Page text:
On one hand, I’ve played relatively few games this year (relative to the past 2-3 years at least), and that feels like everything I say on these threads should be taken with a caveat. On the other, the one big reason I played so few games this year is that one game essentially commandeered my brain with its feel — and for a solid seven months, playing anything else just did not feel good in comparison.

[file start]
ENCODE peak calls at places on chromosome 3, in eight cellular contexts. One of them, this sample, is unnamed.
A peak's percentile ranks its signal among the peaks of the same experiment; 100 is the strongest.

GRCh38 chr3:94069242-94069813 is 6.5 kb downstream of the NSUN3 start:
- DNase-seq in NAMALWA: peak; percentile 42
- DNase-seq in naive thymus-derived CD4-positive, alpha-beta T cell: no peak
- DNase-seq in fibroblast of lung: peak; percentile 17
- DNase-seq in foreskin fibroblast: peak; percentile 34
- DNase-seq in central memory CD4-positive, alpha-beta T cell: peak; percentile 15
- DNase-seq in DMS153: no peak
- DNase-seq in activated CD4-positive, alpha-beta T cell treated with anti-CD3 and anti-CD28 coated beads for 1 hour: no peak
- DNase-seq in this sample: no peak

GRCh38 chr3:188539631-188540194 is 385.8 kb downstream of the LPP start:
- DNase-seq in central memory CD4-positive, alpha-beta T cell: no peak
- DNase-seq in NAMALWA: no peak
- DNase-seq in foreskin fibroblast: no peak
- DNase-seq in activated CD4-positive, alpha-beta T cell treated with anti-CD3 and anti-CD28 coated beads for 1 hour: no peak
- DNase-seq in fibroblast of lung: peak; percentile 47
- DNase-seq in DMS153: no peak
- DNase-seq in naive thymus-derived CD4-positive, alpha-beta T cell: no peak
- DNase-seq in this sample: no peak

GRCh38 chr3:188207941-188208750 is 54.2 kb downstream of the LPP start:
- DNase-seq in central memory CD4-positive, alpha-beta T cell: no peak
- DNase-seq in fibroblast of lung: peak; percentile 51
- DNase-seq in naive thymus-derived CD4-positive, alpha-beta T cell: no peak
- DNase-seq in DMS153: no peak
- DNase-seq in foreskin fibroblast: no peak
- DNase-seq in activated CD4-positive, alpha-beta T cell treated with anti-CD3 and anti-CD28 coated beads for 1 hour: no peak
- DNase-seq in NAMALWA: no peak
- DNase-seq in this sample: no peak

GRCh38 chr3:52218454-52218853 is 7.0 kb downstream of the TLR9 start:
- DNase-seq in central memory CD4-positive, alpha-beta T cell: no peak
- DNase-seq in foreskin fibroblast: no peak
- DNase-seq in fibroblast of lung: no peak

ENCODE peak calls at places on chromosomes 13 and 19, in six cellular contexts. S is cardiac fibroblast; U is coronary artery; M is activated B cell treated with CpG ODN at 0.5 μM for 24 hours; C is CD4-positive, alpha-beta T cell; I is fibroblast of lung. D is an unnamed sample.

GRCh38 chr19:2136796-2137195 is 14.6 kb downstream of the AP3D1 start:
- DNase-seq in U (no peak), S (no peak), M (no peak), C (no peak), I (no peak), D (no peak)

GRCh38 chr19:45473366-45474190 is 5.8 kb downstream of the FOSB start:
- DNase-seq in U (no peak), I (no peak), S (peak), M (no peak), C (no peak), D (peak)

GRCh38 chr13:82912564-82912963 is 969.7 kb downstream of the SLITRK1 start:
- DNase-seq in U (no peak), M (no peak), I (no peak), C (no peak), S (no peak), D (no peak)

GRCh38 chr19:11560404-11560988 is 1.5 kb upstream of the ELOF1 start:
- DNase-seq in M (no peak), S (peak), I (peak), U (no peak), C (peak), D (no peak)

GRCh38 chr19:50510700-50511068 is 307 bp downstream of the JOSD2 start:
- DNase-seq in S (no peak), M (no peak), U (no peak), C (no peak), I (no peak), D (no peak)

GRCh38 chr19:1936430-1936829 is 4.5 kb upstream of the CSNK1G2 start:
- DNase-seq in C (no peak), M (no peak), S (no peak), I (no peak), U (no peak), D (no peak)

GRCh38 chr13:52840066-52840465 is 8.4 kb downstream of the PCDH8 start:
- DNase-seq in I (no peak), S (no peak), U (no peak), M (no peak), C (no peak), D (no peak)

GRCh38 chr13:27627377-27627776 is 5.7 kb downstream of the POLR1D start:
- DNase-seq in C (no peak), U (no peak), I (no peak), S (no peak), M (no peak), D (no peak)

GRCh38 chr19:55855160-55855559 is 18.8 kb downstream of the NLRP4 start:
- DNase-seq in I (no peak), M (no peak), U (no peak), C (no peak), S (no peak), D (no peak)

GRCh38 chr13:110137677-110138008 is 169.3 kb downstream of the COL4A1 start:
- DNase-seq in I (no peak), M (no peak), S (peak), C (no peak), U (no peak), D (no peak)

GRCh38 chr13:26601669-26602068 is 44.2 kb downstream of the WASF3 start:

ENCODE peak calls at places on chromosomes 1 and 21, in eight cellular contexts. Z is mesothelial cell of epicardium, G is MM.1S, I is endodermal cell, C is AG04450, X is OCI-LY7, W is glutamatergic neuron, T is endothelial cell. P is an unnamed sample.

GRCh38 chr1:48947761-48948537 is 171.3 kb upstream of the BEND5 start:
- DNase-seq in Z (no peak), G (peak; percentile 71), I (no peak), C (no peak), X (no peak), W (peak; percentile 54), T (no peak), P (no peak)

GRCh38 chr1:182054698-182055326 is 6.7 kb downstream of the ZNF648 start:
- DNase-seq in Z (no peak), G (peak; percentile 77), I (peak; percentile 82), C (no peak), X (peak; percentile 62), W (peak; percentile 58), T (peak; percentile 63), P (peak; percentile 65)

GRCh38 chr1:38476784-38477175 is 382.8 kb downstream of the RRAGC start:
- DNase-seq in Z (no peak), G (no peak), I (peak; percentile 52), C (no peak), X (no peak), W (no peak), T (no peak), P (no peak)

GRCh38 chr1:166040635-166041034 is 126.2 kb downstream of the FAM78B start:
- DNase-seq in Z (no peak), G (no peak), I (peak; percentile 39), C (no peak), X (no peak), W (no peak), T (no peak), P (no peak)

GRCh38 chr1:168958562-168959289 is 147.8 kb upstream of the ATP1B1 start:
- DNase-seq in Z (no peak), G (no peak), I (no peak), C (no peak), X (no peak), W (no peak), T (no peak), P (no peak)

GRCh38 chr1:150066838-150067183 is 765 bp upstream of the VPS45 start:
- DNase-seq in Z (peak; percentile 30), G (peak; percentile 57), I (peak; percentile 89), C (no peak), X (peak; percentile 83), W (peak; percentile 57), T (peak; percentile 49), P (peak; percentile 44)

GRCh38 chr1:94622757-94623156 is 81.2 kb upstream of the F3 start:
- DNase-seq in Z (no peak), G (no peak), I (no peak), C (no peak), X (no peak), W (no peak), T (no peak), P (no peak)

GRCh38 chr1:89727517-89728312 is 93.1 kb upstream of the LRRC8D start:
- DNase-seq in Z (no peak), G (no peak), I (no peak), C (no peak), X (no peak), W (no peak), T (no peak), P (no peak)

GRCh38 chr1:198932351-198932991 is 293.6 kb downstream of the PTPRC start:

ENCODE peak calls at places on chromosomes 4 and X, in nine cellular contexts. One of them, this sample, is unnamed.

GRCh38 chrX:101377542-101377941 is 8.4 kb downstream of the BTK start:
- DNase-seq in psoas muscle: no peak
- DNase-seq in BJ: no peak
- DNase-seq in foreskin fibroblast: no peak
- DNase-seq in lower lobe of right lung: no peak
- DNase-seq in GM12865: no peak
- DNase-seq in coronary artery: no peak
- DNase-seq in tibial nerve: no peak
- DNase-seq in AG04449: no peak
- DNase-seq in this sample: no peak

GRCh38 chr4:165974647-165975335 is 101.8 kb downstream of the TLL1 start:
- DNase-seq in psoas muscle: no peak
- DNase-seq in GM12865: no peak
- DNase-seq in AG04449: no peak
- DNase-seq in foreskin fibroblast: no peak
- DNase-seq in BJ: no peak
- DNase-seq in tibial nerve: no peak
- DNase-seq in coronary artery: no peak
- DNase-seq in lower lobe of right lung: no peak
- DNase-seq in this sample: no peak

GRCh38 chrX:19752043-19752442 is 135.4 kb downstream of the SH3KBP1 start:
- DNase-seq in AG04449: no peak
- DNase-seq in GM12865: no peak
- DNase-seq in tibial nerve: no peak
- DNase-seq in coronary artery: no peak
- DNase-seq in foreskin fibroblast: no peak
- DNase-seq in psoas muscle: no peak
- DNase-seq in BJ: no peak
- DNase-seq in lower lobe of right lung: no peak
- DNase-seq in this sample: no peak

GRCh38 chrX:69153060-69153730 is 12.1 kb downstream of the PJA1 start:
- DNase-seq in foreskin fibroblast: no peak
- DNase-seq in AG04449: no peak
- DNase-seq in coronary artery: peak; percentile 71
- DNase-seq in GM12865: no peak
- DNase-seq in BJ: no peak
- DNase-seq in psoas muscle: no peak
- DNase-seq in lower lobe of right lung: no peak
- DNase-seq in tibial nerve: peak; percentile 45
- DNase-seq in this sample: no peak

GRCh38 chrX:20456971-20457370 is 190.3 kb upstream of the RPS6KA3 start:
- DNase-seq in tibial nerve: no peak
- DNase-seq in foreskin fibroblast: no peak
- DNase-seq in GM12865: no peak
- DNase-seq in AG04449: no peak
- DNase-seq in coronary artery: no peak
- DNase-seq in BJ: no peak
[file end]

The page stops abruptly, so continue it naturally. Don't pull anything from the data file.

Anyway, no secrets folks, if Elden Ring was all I ever got to play for the rest of my natural life, I would probably still be forever satisfied with its feel. The Soulsborne feel is already something I get lost in — the methodical, mildly but not overly twitchy combat, with a limited set of options that makes it all a simple puzzle with surprisingly creative solutions. But what ER does with its weapon arts is, in a word, just cooler than I’ve ever felt playing a video game before. Unsheathing Moonveil for the thousandth time feels not just as good as the first, but even better, because after three hundred hours in the game I know exactly what I need to do to feel like an anime protagonist unleashing a signature move. And that’s just the surface. Sword of Night and Flame? Dragon incantations? Comet bleepin’ Azur? And I haven’t even mentioned Torrent. I think this is how character action games are supposed to make you feel, but I don’t think fast enough for those, so this is where you’ll find me, slicing nameless zombies with my moonveil and still feeling great doing it.